Saturday, April 14, 2012

Minister Wants Nazi's Nobel Prize Withdrawn

From SPIEGEL ONLINE 9 April 2012:
Furious Israel Bars Günter Grass for Critical Poem
Günter Grass (2010 photo)picture alliance / dpa
Günter Grass (2010 photo)
Israel declared Günter Grass "persona non grata" on Sunday for calling the country a threat to world peace. Israeli Interior Minister Eli Yishai went further, saying the author should have his Nobel Prize withdrawn...
The Israeli government has responded sharply to the controversial poem "What Must Be Said" by Nobel Prize-winning German author Günter Grass, declaring him a "persona non grata" on Sunday and thereby barring him from entering the country.
Interior Minister Eli Yishai said in a statement that Grass, a former Waffen SS soldier who described the Jewish state as a threat to world peace in a poem published last week, could no longer visit Israel because of his "attempt to inflame hatred against the State of Israel and people of Israel, and thus to advance the idea to which he was publicly affiliated in his past donning of the SS uniform."
...Israeli Foreign Minister Avigdor Lieberman said Grass' poem was the expression of the "egoism of so-called Western intellectuals who are willing to sacrifice the Jewish people on the altar of crazy anti-Semites for a second time, just to sell a few more books or gain recognition"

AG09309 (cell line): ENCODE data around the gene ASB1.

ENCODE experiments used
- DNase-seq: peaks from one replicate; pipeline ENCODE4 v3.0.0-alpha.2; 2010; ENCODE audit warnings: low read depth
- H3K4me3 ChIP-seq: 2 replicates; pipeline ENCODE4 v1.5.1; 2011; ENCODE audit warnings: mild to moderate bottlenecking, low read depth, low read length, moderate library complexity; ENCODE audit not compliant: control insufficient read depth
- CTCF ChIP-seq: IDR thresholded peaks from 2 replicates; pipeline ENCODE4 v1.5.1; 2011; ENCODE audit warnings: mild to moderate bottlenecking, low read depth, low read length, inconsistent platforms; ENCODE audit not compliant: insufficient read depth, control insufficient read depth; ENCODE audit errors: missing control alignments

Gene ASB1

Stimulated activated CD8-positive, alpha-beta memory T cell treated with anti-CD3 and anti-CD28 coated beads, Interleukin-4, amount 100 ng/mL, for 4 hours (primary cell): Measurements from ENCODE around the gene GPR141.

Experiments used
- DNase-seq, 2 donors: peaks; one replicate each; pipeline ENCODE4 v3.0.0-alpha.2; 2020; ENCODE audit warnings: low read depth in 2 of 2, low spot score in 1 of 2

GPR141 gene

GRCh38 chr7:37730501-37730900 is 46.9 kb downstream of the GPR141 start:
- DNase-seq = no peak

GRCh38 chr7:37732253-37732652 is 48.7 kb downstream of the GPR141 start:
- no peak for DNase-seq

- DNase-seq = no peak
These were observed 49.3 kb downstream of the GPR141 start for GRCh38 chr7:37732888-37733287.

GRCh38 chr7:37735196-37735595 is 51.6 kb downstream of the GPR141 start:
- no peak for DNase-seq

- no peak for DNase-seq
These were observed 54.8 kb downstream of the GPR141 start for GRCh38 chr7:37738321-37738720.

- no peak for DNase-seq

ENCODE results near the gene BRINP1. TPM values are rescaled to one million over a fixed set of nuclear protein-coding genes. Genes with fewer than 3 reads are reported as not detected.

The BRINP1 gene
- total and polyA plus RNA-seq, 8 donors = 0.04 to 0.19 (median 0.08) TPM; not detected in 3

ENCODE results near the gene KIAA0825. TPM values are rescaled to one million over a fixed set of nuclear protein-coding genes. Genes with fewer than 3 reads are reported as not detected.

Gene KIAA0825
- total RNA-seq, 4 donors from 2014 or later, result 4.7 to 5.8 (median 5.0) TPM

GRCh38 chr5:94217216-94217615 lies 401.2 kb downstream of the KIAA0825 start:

...Michael Wolffsohn, a German historian born in Israel, defended Israel's decision. "I welcome the decision by the government of Israel which I have in the past criticized on many issues. This isn't about the interior or prime minister, but about fundamentals. An ex-SS man isn't a moral authority, especially regarding the descendants of the victims..."
...Prominent Literary Critic Slams 'Disgusting Poem'
Fellow authors have denounced Grass' poem. Prominent German literary critic Marcel Reich-Ranicki, a Holocaust survivor, described it as "a disgusting poem," that was worthless in political and literary terms. "Iran wants to wipe out Israel, the president keeps on announcing that, and Günter Grass is versifying the opposite.."
Wolf Biermann, a songwriter and former East German dissident, defended Grass "in the name of free speech," but described his poem as a "literary mortal sin." Biermann wrote in Welt am Sonntag newspaper: "When artists no longer have original ideas, some like Grass attempt to artificially break taboos."
Foreign Minister Guido Westerwelle has been the only member of the German government to comment so far. He wrote in Bild am Sonntag newspaper: "Putting Israel and Iran on the same moral level is not ingenious but absurd."...
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